4

I would like to cancel a running task and replace it with a new one, on the same thread.

In the code below, I used a single-thread executor to start a new task and capture a Future representing it. I then used the Future to cancel the task. However, the task did not cancel.

  1. Why does my code not work?
  2. How do I cancel a running task and replace it with a new one, on the same thread?

Example code:

import java.awt.event.ActionEvent;
import java.awt.event.ActionListener;
import java.util.concurrent.Executors;
import java.util.concurrent.ExecutorService;
import java.util.concurrent.Future;
import javax.swing.JButton;
import javax.swing.JFrame;
import javax.swing.SwingUtilities;

class Task implements Runnable {
    public void run() {
        System.out.println("New task started");
        int i = 0; while (true) i++;
    }
}

public class TaskLauncher extends JFrame {
    private JButton button = new JButton("Start new task");
    private ExecutorService executor = Executors.newSingleThreadExecutor();
    private Future<?> future;

    public TaskLauncher() {
        button.addActionListener(new ActionListener() {
            public void actionPerformed(ActionEvent event) {
                if (future != null) future.cancel(true);
                future = executor.submit(new Task());
            }
        });

        add(button);

        pack();
        setDefaultCloseOperation(JFrame.EXIT_ON_CLOSE);
        setLocationRelativeTo(null);
        setVisible(true);
    }

    public static void main(String[] args) {
        SwingUtilities.invokeLater(new Runnable() {
            public void run() {
                new TaskLauncher();
            }
        });
    }
}
  • Are you sure that the code inside the actionPerformed method gets executed? – Tudor Mar 13 '12 at 13:41
  • why do you want the replacement to run on the same thread? – Toby Mar 13 '12 at 15:22
5

Just calling cancel on the Future object will not cause the task to stop. See the API docs for more information. Also check this SO Question which shows how you have to code your task so that it can be cancelled using the Future object.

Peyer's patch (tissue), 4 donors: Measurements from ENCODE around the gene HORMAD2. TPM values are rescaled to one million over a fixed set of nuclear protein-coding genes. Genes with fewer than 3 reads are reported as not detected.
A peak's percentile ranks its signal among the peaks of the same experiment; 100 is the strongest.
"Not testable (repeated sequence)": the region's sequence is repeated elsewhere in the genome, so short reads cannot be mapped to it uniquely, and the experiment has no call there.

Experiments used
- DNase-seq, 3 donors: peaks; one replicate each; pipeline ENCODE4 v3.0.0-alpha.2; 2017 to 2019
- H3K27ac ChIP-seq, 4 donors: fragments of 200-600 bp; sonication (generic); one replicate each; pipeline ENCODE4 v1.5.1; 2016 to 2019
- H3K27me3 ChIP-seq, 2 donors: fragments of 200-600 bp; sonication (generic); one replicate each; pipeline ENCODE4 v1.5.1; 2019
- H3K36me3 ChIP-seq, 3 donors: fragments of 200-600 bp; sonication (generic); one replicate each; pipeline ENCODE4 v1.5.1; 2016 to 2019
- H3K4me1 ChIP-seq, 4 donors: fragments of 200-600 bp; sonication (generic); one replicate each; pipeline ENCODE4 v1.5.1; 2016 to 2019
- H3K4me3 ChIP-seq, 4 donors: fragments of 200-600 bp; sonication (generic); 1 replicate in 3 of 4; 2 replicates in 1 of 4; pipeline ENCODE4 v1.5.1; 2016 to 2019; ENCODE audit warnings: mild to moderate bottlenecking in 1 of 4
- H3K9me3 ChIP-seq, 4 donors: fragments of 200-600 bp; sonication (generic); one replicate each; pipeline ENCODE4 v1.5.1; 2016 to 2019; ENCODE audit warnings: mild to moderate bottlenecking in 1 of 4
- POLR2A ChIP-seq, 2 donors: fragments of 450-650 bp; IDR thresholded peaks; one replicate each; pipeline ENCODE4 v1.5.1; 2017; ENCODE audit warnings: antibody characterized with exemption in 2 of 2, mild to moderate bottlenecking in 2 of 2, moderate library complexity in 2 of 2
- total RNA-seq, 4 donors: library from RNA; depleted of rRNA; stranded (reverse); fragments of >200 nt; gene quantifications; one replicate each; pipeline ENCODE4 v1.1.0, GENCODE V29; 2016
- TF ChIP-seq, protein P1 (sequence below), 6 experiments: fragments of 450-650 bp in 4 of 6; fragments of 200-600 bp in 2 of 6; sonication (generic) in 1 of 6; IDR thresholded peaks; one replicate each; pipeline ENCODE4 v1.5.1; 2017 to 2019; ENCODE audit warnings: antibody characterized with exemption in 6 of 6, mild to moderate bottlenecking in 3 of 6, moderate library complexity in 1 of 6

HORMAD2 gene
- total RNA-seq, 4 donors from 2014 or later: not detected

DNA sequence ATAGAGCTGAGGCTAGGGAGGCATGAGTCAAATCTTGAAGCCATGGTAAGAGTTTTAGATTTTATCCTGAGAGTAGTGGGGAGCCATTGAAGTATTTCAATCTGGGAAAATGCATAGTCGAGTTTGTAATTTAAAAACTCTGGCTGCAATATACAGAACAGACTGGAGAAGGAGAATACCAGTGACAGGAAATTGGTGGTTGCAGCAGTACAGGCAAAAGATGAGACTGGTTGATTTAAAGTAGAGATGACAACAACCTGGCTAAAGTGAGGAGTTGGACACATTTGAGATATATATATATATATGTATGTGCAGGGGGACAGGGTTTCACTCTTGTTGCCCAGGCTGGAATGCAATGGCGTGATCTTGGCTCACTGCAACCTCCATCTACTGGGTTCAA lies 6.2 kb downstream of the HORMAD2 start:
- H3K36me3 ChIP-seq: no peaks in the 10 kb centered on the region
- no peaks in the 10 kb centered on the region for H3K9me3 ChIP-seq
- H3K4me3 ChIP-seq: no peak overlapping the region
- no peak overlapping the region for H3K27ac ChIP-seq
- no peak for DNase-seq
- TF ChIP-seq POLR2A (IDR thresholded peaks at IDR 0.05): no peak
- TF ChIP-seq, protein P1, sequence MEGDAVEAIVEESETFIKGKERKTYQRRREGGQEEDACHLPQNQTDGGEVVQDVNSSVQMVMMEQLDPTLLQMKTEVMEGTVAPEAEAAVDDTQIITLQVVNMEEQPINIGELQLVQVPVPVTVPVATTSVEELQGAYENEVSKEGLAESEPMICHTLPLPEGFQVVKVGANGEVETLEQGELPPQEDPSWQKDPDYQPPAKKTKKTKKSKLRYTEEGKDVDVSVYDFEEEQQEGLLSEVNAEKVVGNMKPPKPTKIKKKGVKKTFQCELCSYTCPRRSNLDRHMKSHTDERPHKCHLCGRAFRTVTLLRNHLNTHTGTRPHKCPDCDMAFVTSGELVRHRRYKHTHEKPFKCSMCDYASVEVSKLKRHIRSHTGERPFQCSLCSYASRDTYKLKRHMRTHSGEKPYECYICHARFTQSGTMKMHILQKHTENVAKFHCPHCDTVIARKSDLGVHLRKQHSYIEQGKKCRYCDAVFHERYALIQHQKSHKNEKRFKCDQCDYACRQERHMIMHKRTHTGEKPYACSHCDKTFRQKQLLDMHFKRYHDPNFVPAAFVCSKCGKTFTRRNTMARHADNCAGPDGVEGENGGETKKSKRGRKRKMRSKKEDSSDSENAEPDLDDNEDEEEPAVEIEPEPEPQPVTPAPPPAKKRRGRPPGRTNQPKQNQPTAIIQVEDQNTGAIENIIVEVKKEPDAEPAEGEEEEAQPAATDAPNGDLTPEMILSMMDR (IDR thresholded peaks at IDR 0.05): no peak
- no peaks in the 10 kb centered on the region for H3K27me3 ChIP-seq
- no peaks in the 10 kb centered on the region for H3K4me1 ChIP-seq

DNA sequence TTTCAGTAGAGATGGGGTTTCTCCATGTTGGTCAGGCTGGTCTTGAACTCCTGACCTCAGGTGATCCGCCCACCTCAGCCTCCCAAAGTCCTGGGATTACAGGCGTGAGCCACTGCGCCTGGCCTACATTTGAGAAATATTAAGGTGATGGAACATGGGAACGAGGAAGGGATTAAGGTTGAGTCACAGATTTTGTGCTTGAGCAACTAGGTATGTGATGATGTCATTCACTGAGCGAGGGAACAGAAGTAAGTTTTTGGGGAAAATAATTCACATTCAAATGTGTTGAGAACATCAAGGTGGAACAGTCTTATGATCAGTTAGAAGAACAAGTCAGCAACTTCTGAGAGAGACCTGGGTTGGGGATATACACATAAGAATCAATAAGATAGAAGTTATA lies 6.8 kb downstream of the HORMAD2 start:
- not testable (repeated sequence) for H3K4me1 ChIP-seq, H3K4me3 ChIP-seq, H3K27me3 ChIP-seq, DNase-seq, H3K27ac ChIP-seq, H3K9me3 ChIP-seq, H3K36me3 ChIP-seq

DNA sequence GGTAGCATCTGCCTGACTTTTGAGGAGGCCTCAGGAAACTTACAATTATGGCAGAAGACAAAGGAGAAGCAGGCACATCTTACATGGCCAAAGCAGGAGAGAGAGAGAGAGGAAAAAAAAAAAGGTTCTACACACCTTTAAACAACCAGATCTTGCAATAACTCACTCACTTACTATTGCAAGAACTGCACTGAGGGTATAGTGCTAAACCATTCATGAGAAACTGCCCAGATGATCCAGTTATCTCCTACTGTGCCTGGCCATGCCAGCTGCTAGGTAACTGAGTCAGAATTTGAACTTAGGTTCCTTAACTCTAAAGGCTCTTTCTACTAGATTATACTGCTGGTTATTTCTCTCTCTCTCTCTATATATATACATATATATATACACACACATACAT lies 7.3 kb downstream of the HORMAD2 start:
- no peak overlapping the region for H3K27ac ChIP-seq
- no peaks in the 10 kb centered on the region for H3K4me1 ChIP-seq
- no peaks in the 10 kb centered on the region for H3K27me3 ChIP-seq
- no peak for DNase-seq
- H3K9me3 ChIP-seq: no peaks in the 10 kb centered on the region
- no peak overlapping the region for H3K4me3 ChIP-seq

Modify your task like this:

class Task implements Runnable {
    public void run() {
        System.out.println("New task started");
        int i = 0; 
        while (true) {
            i++;
            if (Thread.currentThread().isInterrupted()) {
                System.out.println("Exiting gracefully");
                return;
            }
        }
    }
}
| improve this answer | |
  • 2
    that's incorrect! you should call the isInterrupted() method not intrrupted() as it'll reset the interrupt flag. I prefer to write into it into the while, ie, while (!Thread.isInterrupted()) then you can avoid the multiple branch returns and condition check above... – Toby Mar 13 '12 at 15:21
  • How does resetting the interrupt flag affect OP's solution? Also note that isInteruppted() is an instance method so Thread.isInterrupted() is wrong. I agree the test could be part of while instead of a separate if. – Suresh Kumar Mar 14 '12 at 2:46
  • 1
    my mistake, it should be while (!Thread.currentThread().isInterrupted()). calling intrrupted() isn't incorrect for OPs problem, I should have been clearer that its generally bad practice but not necessarily incorrect. – Toby Mar 14 '12 at 8:07

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